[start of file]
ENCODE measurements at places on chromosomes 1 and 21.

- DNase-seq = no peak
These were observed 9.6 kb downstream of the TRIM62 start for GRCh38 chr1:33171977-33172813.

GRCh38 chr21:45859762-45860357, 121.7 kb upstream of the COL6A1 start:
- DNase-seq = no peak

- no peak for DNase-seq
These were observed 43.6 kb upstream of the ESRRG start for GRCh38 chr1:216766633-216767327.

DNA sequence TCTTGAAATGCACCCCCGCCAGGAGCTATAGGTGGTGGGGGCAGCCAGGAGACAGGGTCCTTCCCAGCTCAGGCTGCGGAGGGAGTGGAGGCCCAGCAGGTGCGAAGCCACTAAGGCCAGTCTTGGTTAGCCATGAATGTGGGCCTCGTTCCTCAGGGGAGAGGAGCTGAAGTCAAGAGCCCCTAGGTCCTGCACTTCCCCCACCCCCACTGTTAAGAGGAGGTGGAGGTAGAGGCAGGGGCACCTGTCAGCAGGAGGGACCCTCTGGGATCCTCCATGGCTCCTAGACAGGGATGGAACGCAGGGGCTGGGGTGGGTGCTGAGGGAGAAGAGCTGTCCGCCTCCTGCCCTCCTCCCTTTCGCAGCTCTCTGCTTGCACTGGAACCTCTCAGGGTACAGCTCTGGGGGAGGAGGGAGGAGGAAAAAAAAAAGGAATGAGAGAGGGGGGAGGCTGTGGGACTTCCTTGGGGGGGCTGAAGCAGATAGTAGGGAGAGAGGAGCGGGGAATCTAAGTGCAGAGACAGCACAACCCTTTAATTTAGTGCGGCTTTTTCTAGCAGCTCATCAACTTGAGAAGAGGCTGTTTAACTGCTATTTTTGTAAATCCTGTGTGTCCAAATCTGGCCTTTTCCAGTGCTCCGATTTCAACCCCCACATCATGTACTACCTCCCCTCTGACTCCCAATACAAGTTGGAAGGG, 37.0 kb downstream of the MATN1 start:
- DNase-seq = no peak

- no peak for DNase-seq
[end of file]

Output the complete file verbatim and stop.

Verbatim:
ENCODE measurements at places on chromosomes 1 and 21.

- DNase-seq = no peak
These were observed 9.6 kb downstream of the TRIM62 start for GRCh38 chr1:33171977-33172813.

GRCh38 chr21:45859762-45860357, 121.7 kb upstream of the COL6A1 start:
- DNase-seq = no peak

- no peak for DNase-seq
These were observed 43.6 kb upstream of the ESRRG start for GRCh38 chr1:216766633-216767327.

DNA sequence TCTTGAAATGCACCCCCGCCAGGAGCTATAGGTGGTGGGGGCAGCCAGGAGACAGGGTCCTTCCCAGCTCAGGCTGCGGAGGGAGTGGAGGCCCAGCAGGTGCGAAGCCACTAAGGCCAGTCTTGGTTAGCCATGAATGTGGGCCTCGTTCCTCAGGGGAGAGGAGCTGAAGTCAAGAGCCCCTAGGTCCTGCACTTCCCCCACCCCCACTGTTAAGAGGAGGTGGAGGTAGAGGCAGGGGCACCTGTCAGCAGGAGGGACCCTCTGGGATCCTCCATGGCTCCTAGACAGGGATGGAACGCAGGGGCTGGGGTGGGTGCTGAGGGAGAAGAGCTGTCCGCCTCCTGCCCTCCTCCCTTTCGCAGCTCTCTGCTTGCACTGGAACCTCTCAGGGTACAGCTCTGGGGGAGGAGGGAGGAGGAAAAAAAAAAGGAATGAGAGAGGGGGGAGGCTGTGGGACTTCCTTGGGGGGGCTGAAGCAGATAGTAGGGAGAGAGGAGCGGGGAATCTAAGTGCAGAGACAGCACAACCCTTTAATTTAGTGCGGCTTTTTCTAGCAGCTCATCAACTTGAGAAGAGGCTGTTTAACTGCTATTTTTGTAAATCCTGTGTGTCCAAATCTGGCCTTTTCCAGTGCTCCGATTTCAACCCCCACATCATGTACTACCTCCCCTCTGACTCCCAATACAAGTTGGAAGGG, 37.0 kb downstream of the MATN1 start:
- DNase-seq = no peak

- no peak for DNase-seq